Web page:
Arriving at an overlook, we notice that the rain has stopped and the sun is starting to poke through. A rocky ledge, we decide, will do fine as a lunch spot. We break bread, literally, and share some cheese, looking out over a lake and a broad valley. Kampmann spots a hawk circling high overhead. Then another. And another. Six in all, each effortlessly riding the thermal updrafts.
I ask if the Appalachian Trail has become like a home in the country, one without mortgage payments and water pipes to drain. Kampmann agrees but puts a finer point on his response. "I think because we don't have a weekend home it allows me to do the trail," he answers. "If you have a second home, you're obligated to go to that home. That's where you'll be. It sounds funny, but in order to appreciate the mountains, you have to drive to them. If you're already there, you're probably going to just look at them."
After lunch, on the return loop, Kampmann offers a broader reason that people hike the Appalachian Trail: "Doing the trail, either in sections or in its entirety, has become a culturally accepted goal. It has elements of the outdoors, elements of perseverance. There's a purity to it. It's a big task. And everybody you talk to understands it. I don't think I've ever met anybody who doesn't know what the Appalachian Trail is. If you've done the Appalachian Trail, you've done something significant, and I think that within us all is an eternal longing to achieve something in life that is significant and positive."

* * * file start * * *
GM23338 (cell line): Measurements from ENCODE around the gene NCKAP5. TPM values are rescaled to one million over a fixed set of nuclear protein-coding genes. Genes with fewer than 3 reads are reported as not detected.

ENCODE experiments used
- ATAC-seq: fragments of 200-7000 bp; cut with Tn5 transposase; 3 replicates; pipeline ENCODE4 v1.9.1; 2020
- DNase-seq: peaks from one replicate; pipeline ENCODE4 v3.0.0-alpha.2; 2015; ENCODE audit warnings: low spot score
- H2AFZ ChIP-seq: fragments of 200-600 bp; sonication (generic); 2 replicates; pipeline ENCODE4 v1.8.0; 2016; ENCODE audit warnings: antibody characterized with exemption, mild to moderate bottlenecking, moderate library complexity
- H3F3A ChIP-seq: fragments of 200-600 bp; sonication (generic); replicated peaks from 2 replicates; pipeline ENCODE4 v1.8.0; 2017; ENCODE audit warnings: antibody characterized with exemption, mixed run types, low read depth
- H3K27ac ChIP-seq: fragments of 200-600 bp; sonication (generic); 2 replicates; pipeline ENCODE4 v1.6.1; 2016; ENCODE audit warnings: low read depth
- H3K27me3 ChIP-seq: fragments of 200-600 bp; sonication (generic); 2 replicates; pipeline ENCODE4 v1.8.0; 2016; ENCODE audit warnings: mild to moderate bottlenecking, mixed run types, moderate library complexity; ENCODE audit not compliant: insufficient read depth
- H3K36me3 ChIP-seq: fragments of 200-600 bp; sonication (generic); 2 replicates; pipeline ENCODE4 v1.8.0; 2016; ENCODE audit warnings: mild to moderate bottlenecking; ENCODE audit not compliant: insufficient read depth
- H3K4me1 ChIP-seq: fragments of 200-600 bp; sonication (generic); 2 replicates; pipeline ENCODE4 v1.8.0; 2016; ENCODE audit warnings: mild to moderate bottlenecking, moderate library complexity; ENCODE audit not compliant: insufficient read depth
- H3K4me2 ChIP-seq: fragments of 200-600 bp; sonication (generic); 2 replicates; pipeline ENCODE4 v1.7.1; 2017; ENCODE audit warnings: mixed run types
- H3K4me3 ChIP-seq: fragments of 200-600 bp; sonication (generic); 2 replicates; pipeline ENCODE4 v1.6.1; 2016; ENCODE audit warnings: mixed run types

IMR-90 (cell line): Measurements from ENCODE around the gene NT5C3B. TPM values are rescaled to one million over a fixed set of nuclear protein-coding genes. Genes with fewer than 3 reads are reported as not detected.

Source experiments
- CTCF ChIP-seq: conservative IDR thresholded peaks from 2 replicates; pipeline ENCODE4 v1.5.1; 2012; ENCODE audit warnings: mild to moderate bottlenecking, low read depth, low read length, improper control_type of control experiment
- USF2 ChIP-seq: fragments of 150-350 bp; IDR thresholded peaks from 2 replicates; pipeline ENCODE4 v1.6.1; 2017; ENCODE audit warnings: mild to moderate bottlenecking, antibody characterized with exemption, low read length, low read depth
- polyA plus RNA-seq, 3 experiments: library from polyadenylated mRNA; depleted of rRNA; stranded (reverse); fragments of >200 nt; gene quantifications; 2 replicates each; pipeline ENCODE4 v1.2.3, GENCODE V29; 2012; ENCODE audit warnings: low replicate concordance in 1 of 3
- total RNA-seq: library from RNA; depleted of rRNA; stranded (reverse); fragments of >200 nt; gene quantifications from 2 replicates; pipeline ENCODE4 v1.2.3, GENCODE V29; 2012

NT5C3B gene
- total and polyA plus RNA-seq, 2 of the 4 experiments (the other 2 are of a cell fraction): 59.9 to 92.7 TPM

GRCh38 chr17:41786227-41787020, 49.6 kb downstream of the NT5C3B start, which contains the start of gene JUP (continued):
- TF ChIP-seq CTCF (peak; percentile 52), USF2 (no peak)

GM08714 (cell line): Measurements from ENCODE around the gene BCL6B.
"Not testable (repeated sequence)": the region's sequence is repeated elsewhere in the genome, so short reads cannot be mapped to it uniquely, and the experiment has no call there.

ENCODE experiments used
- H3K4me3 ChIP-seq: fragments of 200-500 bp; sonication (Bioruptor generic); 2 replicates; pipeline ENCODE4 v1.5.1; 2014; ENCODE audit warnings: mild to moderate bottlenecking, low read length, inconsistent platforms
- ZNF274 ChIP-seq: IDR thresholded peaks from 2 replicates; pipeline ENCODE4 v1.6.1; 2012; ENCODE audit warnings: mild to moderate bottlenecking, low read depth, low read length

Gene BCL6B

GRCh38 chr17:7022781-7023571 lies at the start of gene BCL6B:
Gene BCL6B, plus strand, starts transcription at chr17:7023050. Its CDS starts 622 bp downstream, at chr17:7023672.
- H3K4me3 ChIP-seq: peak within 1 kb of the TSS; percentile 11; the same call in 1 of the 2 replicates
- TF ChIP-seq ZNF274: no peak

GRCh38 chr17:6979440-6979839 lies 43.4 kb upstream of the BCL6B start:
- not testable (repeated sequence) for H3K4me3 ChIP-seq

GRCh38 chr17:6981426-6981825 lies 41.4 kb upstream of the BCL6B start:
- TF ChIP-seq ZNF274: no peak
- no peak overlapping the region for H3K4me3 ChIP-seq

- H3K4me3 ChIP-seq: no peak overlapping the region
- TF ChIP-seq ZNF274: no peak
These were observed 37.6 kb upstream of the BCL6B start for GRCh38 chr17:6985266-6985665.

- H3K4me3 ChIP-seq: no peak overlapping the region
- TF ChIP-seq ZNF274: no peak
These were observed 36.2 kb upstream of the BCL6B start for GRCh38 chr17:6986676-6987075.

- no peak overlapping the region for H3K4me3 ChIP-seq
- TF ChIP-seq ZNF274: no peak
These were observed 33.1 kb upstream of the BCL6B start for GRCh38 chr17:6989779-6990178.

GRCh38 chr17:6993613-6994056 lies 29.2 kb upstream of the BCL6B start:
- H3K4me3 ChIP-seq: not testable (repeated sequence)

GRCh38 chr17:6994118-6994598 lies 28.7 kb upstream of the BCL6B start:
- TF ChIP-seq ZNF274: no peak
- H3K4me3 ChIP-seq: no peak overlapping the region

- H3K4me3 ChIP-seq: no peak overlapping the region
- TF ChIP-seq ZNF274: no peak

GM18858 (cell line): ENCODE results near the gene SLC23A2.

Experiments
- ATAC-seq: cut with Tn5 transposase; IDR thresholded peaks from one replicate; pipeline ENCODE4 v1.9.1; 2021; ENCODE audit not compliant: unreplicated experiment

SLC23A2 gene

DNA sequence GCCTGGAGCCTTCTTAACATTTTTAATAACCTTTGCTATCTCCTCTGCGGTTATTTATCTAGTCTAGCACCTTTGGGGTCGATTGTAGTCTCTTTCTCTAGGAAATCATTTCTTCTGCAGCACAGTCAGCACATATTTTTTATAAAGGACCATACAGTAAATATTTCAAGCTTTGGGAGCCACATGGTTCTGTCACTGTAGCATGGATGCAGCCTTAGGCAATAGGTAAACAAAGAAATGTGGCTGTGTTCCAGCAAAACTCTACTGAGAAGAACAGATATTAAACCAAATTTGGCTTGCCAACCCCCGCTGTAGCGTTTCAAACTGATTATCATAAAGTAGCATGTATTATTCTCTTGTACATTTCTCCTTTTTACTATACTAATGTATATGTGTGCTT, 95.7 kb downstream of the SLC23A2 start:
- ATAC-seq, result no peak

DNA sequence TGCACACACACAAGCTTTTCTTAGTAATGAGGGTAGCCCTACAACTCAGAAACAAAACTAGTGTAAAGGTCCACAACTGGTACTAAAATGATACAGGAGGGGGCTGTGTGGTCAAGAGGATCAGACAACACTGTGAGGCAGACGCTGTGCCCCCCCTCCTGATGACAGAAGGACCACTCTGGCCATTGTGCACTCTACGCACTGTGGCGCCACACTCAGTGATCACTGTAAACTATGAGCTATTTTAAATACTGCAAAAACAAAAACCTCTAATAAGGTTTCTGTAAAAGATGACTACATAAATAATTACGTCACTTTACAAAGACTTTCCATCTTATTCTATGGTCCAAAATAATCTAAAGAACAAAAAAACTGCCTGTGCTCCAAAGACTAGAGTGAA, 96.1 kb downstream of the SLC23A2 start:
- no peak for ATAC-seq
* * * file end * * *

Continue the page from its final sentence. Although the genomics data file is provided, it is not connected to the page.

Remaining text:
When we return to the trailhead parking lot, we meet a couple fresh off a different trail. They inquire how far we hiked and when we set out. Six miles in ... six hours? They shake their heads a bit dismissively at our pitiful pace. But pace, of course, was the least of it.
John Grossmann, a frequent contributor to Inc, has hiked sections of the Appalachian Trail in three states.
The Inc Life